Am I over thinking this 5th grade coin flipping homework problem?

Looking over my daughter's homework, I had a question that seems best to be asked here. It's from Everyday Mathematics (Volume 1, Grade 5, p 42.)

Tim flipped a coin 10 times. It landed heads up 7 times and tails up 3 times. Tim said, "I'll flip it 4 more times to get the same number of heads and tails." Is he right? Explain why or why not.

My gut tells me the new 4 flips will be 50/50 yielding 2 heads and 2 tails and won't take into account the previous flips. However, maybe they all land on heads giving a 50/50 overall distribution. Am I letting my knowledge of the Monty Hall Problem confuse me?

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None of my close coin friends even remember what they did when they were previously flipped, let alone decide to make up for any excess of heads that they produced in the past. –  André Nicolas Oct 7 '11 at 1:15

We're supposed to understand that Tim thinks the coin must come up heads in the next four throws, because otherwise the total outcome of the 14 throws wouldn't be 50/50. This is a fallacy, of course.

However, your gut is guilty of the same fallacy when it thinks that the next 4 throws have to be 50/50. Possibly your gut is confusing the expected number of heads with the possible actual numbers of heads. But the problem does not seem to be about expected results -- Tim's problem is that he thinks probabilty can ever guarantee him any result.

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If there are 4 more heads than tails accumulated, and the coin is flipped several more times, then the chance of the excess falling to $4-k$ is the same as the chance of it rising to $4+k$ heads (for every possible $k$). There is no statistical tendency favoring a reduction of the excess by additional flips of the coin.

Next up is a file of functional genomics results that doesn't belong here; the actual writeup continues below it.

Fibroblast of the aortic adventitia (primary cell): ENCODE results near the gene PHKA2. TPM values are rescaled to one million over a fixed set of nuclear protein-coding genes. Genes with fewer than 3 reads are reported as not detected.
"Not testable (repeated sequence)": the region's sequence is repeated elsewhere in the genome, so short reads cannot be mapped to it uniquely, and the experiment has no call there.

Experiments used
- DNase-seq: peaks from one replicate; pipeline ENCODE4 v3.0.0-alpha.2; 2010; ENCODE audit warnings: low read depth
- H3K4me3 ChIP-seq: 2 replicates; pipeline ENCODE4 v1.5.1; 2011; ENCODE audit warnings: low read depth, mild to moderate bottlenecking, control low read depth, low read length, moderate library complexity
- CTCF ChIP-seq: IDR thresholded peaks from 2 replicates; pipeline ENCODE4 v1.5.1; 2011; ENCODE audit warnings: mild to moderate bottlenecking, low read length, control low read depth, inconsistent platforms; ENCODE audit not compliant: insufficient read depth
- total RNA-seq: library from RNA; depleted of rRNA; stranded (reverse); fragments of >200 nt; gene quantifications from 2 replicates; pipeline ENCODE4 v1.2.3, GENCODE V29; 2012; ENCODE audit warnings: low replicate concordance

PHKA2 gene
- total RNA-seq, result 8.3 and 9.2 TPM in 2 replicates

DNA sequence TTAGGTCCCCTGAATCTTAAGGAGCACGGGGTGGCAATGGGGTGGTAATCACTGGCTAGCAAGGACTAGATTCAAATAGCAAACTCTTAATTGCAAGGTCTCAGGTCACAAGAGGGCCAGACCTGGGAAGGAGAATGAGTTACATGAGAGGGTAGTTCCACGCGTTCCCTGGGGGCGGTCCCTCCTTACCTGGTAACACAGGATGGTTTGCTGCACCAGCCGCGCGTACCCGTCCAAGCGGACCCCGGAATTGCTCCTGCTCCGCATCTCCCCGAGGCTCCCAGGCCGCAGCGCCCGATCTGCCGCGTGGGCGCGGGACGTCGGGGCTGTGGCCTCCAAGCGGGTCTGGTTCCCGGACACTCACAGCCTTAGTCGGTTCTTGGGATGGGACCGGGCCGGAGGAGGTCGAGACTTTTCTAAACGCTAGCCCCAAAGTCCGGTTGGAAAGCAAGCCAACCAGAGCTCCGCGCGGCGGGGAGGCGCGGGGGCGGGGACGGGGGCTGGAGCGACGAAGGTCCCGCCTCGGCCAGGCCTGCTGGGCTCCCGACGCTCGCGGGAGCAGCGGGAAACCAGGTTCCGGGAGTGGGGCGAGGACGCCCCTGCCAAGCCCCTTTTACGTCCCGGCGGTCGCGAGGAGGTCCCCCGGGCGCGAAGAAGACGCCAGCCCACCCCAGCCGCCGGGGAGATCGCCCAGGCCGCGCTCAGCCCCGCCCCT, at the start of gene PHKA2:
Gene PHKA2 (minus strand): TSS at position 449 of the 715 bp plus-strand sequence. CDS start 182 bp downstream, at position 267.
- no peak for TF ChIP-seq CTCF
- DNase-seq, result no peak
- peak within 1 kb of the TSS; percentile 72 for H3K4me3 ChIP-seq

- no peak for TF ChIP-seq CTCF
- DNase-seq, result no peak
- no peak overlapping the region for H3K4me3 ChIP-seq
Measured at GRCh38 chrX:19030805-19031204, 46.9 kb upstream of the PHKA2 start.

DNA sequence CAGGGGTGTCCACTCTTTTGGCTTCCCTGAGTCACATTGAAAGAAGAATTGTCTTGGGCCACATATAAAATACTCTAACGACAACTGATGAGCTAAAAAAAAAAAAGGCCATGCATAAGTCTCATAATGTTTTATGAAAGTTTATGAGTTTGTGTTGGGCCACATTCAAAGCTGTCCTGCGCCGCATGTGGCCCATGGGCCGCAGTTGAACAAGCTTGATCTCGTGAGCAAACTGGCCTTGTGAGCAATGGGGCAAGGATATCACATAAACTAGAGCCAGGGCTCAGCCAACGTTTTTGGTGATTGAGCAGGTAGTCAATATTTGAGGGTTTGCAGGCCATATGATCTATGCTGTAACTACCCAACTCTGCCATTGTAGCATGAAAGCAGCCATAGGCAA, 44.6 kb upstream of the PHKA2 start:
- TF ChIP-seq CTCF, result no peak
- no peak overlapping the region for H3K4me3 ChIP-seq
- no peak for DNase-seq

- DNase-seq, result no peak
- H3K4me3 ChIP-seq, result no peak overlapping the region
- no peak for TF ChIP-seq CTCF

There does exist a tendency to push the ratio (total heads)/(total tails) toward 1 with more coin flips. Maintaining a 7:4 ratio for another 110 flips would be extremely unlikely. This is not a result of the coin remembering its past history but of the nature of ratios compared to differences. To maintain a 7:4 ratio or stay close to it one would need to get about 70 heads and 40 tails. But outcomes with equal or nearly equal numbers of heads and tails are more likely so that ratios further from 1 are disfavored for a large enough set of coin flips.

(Assuming a fair coin)

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Your gut is right. My interpretation is that Tim is thinking that the coin will somehow magically restore itself back to having the same number of heads and tails, since it's a fair coin. But of course you know that coins don't do that.

There's nothing that forces the coin to give two heads and two tails in the next four flips, though -- the flips are independent -- but certainly four heads in the next four flips is not the most likely outcome.

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Tim's thinking is especially naive, because why didn't he think the same thing after six flips, when the results were (say) 5 heads and 1 tails? If his theory is that the coin will conspire to even itself out, then he's already disproved that theory. (unless 14 is an especially magic number for him....) –  Greg Martin Oct 7 '11 at 4:29